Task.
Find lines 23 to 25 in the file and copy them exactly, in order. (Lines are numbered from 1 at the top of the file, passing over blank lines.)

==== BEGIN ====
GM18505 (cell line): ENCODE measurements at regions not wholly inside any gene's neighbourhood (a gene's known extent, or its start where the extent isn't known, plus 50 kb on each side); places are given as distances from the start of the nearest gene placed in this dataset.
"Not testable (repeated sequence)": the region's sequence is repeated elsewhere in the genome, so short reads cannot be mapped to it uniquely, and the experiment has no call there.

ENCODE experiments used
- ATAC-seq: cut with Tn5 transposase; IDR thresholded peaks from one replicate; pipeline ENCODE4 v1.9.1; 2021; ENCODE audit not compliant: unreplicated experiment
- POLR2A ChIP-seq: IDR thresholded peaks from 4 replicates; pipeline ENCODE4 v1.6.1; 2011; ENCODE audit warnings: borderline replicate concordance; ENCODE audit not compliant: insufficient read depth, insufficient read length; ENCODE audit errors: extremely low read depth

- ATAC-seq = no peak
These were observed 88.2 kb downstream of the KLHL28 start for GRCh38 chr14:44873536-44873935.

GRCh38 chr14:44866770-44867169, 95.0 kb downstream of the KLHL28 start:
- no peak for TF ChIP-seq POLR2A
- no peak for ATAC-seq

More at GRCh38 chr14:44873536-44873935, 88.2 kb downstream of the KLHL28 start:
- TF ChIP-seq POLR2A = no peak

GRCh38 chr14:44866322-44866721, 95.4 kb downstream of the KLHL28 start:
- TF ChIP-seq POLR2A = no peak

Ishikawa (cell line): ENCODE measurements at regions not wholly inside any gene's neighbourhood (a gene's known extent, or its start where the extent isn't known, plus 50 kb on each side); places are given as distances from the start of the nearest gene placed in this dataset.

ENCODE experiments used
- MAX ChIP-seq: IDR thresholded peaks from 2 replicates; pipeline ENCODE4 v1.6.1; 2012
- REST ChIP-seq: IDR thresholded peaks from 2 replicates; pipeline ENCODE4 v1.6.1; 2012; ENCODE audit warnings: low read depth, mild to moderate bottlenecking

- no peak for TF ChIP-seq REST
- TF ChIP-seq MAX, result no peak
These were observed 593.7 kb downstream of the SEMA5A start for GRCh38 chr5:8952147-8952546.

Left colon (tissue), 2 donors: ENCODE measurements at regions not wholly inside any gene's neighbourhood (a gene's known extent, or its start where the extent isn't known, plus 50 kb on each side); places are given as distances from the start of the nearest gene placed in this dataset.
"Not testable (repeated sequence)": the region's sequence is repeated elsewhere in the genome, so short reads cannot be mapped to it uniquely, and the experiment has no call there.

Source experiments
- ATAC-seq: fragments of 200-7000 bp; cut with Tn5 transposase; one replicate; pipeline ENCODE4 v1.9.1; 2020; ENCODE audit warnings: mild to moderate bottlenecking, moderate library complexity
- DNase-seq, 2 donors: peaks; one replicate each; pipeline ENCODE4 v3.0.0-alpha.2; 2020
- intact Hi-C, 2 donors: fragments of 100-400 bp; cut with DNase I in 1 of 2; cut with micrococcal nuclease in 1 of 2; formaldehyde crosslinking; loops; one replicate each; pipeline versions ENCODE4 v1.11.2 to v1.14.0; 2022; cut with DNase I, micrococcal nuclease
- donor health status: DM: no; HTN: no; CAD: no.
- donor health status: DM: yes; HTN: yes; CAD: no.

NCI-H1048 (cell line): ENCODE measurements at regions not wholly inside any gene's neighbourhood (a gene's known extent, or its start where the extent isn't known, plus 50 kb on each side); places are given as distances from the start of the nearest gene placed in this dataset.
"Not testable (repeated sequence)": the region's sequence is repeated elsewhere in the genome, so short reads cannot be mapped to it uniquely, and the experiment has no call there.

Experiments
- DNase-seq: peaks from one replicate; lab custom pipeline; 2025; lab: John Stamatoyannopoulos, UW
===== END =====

"Not testable (repeated sequence)": the region's sequence is repeated elsewhere in the genome, so short reads cannot be mapped to it uniquely, and the experiment has no call there.

Source experiments
- ATAC-seq: fragments of 200-7000 bp; cut with Tn5 transposase; one replicate; pipeline ENCODE4 v1.9.1; 2020; ENCODE audit warnings: mild to moderate bottlenecking, moderate library complexity